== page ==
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How Latin America's Largest Airline Group Floats Above The Industry Crisis

Flying high
Flying high
Carlos Tromben

SANTIAGO - On January 16th a Boeing 787 Dreamliner from All Nippon Airlines (ANA) was forced to perform an emergency landing in a regional airport after smoke was detected in the electric compartment. This was the fourth incident in less than a month for one of the world's most state-of-the-art aircrafts.

Dreamliner had represented a big bet for US-based Boeing. It would reduce fuel use and included new flying and cabin pressurization systems, as well as lighter components made of carbon fiber.

Following the ANA Dreamliner emergency landing incident, the US Federal Aviation Administration (FAA) decided to ground and suspend all flights for the 787 fleet. The decision was a shock to all companies, including those in Latin America.

For Chile's LAN airline, it had been the company's CEO Enrique Cueto who had proudly announced the debut of the 787 in Latin American skies. “Thanks to the state-of-the-art technology and visionary elements, we can now cover larger distances in a more efficient and environmentally conscious aircraft,” he'd declared.

Experts explain that the problems with the 787 are a sign of our times. Following the Boeing–McDonnell-Douglas fusion, the in-house engineering and financial mentality of Boeing eventually gave way to the McDonnell-Douglas approach. The result is a very complex organization with an unprecedented level of outsourcing, with more than 50 different providers of engineering and design.

These are hard times for an industry that is going through its second structural crisis since the Sep. 11, 2001 attacks, after which 11 companies went bankrupt. Since the global financial crisis in 2008, the number of failed airlines now totals 40, three of which are Latin American. (Boeing said on Friday that the 787 would be back in the air within weeks, though some remain skeptical.)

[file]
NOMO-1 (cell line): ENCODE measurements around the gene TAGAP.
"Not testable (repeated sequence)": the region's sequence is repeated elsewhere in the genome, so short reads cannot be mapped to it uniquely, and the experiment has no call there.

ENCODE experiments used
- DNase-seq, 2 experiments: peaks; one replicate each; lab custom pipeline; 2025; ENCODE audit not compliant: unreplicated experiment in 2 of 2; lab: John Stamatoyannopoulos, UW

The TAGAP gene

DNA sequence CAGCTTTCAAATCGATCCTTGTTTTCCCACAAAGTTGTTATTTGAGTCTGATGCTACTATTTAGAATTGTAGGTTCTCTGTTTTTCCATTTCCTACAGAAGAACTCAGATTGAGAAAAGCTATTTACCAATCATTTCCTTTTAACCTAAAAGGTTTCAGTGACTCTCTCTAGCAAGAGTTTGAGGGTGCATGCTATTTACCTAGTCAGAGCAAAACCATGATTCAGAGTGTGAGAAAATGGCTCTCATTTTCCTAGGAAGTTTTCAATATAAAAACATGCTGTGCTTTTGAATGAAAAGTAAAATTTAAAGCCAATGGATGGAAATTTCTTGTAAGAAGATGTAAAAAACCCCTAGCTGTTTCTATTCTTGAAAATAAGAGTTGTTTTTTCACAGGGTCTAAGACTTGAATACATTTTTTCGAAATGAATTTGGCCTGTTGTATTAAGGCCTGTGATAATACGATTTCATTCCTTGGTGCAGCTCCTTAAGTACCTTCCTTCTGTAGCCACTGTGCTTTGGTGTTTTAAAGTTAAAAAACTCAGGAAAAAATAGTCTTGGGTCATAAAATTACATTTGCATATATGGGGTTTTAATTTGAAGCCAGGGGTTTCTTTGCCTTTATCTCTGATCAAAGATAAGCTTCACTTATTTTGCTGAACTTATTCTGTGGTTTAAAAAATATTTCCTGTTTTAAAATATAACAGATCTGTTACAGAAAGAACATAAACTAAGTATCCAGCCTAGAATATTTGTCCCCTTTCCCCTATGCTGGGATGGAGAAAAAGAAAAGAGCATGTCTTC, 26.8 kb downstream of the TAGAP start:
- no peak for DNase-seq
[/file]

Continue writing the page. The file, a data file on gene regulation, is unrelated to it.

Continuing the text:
We still wonder who will be the winners and losers in the next few years, considering two, apparently contradictory, elements that mark the current phase: the need to control costs, especially fuel costs, and the ambition to take full advantage of the accelerated growth of an expanding aviation market.

The trends are particularly pointed in Latin America. According to IATA (International Air Transport Association), the Latin American aviation industry expanded by more than 30% between 2008 and 2012. Measured in RPK (revenue by passenger/kilometers), Latin America is the second region with the most growth at a global scale, after the Middle East. At the same time oil prices have shot up more than $10 per barrel.

Spanish and Brazilian woes

A report by the European Commission shows that the cost volatily of fuel has pushed airlines to adopt two important short term strategies: increasing revenue by applying surcharges for fuel to the passengers; and isolating volatility with financial hedges. Energy efficiency, meanwhile, is seen as a more long-term objective.

Within this context, which favors larger carriers, no one is better prepared to take advantage of the situation than Latam, the multi-Latin holding that groups Chilean LAN, and Brazilian TAM. Latam is the region's largest airline company, with 46% of the air transport capacity between Latin American countries. Latam also owns a fleet with an average age of less than seven years, which lowers overall fuel consumption.